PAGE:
The the manual for Tesla’s newly unveiled Cybertruck advises that owners to remove bird poop, tree sap and dead insects from the futuristic vehicle in order to prevent damage to its stainless steel body.

“To prevent damage to the exterior, immediately remove corrosive substances (such as grease, oil, bird droppings, tree resin, dead insects, tar spots, road salt, industrial fallout, etc.),” the owner’s manual of the new Cybertruck reads:

The manual also urges Cybertruck owners not to wait for a complete wash.

“If necessary, use denatured alcohol to remove tar spots and stubborn grease stains, then immediately wash the area with water and a mild, non-detergent soap to remove the alcohol,” the manual states.

A Cybertruck owner posted the text of the manual onto his X social media page.

The post was reported by MotorBiscuit.

During wintertime, cars are exposed to road salt. In the summer, it is usually bird droppings and tree sap.

Vehicles are also forced to weather year-round problems such as tar and grease from the roads.

All of these substances are considered corrosive and thus require immediately care, according to the manual.

“Wait, what? …Immediately wash off bird poop, dead insects and tree resin? Is this a badass Cybertruck or a f–king cream puff?” one X user wrote.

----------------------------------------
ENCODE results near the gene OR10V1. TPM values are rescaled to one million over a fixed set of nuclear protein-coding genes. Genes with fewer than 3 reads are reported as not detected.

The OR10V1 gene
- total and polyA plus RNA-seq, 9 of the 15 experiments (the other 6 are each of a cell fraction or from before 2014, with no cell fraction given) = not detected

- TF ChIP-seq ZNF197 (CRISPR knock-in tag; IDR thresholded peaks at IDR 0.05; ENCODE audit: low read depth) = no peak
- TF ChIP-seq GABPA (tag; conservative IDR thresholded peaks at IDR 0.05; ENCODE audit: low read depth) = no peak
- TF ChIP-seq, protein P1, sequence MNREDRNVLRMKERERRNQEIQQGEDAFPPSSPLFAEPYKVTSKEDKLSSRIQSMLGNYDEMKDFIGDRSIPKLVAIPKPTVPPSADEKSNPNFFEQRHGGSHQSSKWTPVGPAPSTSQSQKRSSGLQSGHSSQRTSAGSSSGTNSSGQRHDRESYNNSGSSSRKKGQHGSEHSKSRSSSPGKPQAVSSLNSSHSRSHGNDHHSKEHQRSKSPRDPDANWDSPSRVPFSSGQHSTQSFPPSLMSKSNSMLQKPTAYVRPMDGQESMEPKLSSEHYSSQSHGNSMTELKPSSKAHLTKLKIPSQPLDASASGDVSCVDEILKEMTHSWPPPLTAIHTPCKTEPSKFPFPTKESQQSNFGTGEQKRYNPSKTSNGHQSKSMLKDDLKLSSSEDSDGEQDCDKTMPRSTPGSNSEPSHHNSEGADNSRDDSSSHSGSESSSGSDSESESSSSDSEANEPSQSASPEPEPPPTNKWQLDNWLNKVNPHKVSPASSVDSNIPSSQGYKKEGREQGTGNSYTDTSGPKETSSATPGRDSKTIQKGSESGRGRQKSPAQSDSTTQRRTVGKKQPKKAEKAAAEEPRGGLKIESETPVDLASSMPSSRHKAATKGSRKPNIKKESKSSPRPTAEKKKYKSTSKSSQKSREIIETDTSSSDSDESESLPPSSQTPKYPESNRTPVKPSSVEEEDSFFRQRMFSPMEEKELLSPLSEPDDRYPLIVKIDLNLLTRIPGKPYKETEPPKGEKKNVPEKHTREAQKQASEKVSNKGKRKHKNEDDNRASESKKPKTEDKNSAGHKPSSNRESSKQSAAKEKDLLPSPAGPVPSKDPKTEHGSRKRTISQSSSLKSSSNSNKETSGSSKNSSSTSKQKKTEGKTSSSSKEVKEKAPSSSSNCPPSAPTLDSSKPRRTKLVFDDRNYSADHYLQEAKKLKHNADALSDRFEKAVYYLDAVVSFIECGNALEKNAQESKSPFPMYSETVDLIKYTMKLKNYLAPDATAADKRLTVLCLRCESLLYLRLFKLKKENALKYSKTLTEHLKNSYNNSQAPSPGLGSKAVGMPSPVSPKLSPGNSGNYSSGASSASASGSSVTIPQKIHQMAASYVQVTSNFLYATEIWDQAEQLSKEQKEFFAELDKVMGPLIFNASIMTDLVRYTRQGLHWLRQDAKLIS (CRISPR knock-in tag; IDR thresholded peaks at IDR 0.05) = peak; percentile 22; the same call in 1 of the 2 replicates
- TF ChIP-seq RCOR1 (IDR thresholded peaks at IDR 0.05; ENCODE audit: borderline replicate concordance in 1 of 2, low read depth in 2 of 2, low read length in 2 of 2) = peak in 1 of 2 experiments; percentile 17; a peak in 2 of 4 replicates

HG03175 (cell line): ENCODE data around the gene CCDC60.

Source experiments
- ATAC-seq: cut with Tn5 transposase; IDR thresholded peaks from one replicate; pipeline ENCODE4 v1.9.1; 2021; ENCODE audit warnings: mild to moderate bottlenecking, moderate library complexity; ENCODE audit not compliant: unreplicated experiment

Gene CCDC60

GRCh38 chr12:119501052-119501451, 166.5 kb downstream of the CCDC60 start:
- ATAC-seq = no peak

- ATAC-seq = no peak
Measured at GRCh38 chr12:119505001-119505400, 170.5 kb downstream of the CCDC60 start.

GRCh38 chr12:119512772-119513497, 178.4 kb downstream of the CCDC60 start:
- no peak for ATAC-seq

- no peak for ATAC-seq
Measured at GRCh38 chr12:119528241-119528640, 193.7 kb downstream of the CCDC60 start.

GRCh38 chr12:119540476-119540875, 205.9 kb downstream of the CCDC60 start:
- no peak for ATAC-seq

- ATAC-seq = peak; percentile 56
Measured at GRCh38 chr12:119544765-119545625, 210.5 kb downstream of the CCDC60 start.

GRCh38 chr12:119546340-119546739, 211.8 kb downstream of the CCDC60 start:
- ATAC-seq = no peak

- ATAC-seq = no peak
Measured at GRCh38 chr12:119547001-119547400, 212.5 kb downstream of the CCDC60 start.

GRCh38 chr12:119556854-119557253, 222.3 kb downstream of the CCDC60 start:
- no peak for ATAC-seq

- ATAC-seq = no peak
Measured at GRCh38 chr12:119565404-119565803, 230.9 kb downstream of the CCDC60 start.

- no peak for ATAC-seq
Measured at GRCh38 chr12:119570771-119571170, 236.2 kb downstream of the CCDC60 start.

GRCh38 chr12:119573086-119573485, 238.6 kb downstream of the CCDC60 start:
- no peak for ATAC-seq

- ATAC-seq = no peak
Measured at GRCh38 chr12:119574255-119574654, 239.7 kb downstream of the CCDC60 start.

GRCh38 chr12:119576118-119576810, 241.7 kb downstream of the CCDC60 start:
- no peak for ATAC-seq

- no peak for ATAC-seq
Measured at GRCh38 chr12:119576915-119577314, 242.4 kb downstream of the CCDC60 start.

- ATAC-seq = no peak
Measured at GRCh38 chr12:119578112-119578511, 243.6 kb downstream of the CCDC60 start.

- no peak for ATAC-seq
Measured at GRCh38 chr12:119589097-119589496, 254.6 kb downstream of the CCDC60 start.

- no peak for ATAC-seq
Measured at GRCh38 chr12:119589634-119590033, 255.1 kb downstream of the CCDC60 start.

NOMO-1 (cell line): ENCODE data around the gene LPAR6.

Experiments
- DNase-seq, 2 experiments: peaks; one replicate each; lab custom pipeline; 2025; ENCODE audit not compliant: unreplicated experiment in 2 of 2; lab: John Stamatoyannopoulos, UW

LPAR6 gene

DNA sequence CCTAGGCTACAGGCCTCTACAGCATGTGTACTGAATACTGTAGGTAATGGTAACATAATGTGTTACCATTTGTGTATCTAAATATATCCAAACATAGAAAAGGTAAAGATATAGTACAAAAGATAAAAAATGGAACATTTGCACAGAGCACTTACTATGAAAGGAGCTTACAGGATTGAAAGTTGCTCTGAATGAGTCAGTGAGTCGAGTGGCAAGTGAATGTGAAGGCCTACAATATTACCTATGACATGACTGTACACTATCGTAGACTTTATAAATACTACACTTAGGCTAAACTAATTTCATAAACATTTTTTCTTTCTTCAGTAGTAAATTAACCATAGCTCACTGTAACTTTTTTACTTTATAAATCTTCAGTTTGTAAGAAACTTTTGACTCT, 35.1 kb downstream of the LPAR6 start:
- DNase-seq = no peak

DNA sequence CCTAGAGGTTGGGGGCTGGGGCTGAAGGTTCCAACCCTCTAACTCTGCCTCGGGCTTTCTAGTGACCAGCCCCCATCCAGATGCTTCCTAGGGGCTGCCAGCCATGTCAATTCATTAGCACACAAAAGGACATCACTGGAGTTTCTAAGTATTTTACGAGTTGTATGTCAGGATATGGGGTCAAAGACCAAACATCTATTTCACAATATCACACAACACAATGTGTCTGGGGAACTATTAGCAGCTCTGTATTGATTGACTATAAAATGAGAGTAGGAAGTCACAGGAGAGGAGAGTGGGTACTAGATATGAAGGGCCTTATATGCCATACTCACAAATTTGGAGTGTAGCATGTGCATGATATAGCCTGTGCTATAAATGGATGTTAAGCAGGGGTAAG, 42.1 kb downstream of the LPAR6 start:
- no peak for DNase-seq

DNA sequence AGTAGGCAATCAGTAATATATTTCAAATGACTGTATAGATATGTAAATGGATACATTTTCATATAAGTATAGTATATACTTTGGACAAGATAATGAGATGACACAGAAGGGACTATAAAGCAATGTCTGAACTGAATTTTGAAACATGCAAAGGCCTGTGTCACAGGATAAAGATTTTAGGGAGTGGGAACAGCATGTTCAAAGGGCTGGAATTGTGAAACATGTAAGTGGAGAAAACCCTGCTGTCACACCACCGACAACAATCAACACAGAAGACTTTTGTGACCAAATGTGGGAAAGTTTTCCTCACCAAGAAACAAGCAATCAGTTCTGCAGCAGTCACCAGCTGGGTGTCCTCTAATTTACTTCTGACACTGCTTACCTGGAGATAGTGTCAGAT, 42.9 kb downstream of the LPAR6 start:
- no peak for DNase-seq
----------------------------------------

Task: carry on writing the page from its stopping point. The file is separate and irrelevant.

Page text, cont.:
Others noted that the owner’s manual for other Tesla vehicles including for the Model 3 say the same thing.

“True for every car,” wrote another X user. “Move on.”

Tesla made the controversial decision to not paint the Cybertruck and offer it with just its stainless steel exterior, which company CEO Elon Musk wanted so as to project an image of a “tough” vehicle.

In late November, Tesla delivered its first batch of Cybertrucks two years behind the original schedule.

Musk has said the Cybertruck’s body is made of a stainless steel alloy developed by Tesla.

The body panels had to be angular because they can’t be stamped by a conventional press, he said.

Stainless steel, he said, has no corrosion and doesn’t need paint, but can still be mass produced.

When Musk unveiled the truck four years ago, he said production would start in 2021.

But on the company’s earnings conference call in October, Musk lamented how hard it has been to produce the innovative truck with a body made of hard-to-bend stainless steel.

“We dug our own grave with Cybertruck,” said Musk, who added that he didn’t think the company would reach its production target of 250,000 per year until 2025.

The initial rollout has come with kinks.

Earlier his month, a YouTuber took Tesla’s Cybertruck on a ride to see if it can actually hit its advertised 320-mile range, only to find out that its could only reach 79% of the target.

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